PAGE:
Home copying may be a serious threat

I just posted the article Home copying may be a serious threat.

SUNNYVALE, Calif.–(ENTERTAINMENT WIRE)–April 5, 2000-- The total estimated value of unauthorized copies of PC application software CD-ROMs among consumer households is estimated to approach $675…

Read the full article here:  [http://www.cdfreaks.com/news/376-Home-copying-may-be-a-serious-threat.html](http://www.cdfreaks.com/news/376-Home-copying-may-be-a-serious-threat.html)

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Yes, what can I say about this?
Like most of the people who surf at this site I help creating this lost of income!
So, what can I say? Sorry?
(anybody in for some copied music, apps or games?!?)

I think this report is illusory for three reasons:

  1. many people with copies wouldn’t have had the money to buy it anyways.
  2. cheap or free software helps propell hardware sales, which results in a larger industry and feeds back into increased software sales eventually.
  3. what about all those, who familiarized themselves with copied software and later purchased it because of that familiarity. (the original idea behind academic versions of software)

Perhaps they hope to make recorders illegal
We will have to manufacture them in Joe’s garage then

What are obviously “padded” stats don’nt reflect the fact that a vast majority of “posted” titles are’nt even available to the common consumer at his local Best Buy.
I could’nt even begin to count the number of titles I never knew existed until I found the Warez market. How would someone “buy” a title like Nero or hundreds of other if they never knew of them. I myself, and I hear it all the time of people trying the warez version and going out to buy it.

Perhaps we should get all the Warez sites (ok, some) to post a poll to get a real reflection of Warez impact.

i wish that they would just go back to book protection, you know… word three, page four. its a pain, but it makes the cd so easy to copy. it is true that if the cd is hard to copy most people will go out and buy it, but almost everyone i know would return a crappy game and that’s something that the report forgets to mention. macrovision has its blinders on again.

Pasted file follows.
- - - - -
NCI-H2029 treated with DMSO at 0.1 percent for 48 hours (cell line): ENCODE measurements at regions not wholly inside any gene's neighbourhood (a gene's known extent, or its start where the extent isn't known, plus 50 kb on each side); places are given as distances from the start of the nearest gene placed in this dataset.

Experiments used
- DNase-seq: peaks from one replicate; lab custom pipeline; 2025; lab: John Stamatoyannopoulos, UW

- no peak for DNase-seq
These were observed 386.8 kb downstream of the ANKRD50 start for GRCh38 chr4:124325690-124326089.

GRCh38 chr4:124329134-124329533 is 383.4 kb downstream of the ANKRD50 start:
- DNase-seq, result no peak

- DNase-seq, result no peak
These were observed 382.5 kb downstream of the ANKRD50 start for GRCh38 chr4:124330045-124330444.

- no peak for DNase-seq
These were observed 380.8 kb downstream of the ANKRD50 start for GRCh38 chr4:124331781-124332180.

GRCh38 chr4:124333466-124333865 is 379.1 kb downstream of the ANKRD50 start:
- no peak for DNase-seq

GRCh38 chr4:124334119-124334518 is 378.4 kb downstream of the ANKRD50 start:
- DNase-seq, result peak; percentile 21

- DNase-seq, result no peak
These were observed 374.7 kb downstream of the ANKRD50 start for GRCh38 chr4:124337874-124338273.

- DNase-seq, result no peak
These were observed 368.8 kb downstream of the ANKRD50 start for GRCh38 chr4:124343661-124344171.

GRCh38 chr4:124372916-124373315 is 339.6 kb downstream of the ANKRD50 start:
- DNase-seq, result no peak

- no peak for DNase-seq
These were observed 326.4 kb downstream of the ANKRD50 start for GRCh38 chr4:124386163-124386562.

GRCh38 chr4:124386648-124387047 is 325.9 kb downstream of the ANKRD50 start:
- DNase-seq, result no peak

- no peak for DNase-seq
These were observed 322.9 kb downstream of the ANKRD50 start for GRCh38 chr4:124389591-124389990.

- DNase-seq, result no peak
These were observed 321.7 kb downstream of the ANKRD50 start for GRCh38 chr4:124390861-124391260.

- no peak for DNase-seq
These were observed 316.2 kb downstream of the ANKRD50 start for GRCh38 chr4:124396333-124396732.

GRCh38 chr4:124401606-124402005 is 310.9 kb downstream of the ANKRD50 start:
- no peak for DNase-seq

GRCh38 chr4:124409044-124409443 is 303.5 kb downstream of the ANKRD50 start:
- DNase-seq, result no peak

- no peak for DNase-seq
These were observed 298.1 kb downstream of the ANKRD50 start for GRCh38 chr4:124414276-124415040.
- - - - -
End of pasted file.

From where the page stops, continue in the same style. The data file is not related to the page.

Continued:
All of these people have copiers, but if u only talk 2 a few of them about it, u will realise instantly that most of them use the software that comes with their writer, and have absolutely no idea how to copy games with errors (like PSX games) or crack games if they need it, etc. etc.


If any of the software titles I’ve got that are (ahem) a little questionable were worth buying, I would have! The fact of the matter is that most software released these days is no more than a glorified beta test version. As soon as something is released, there’s about a billion fixes for it on the company’s website.

Now I don’t know about anyone else, but if I’m expected to beta-test software for a company (yeah, YOU Micro$oft) then I sure ain’t gonna pay for the privilage!

When companies start giving a sh*t about the quality of the software they release, and set it at a reasonable price (£1000+ for Office 97?), THEN we might all consider buying it. Until then, BURN BURN BURN BURN BURN BURN BURN BURN (someone stop me) BURN BURN!



I agreem, most people will happily copy music and un-protected apps, but when faced with any serious protection will simply go and buy the real thing. It is only a few hardcore pirates that will put in the effort to try and get round these problems. If companies are that bothered about their loss of revenue, they would protect more of there software. I mean, Office 2000, prime target for pirating andit’s piece of piss 2 copy.

im just wondering how they came up with these stats???did they use the invasion of privacy stuff that microsoft was going to court over awile back???i mean who would say yeah i use pirated software???but as the old saying goes…Buy,Burn,Return…

its all bull sh*t…

Contact Macrovision for a copy of the study? That’s not a study, it’s an advertisement. “Macrovision’s customers include the majority of the Fortune 500, as well as most major movie studios, record labels, PC video game publishers, ISVs, consumer electronic device manufacturers, and IC manufacturers.” (from Wiki)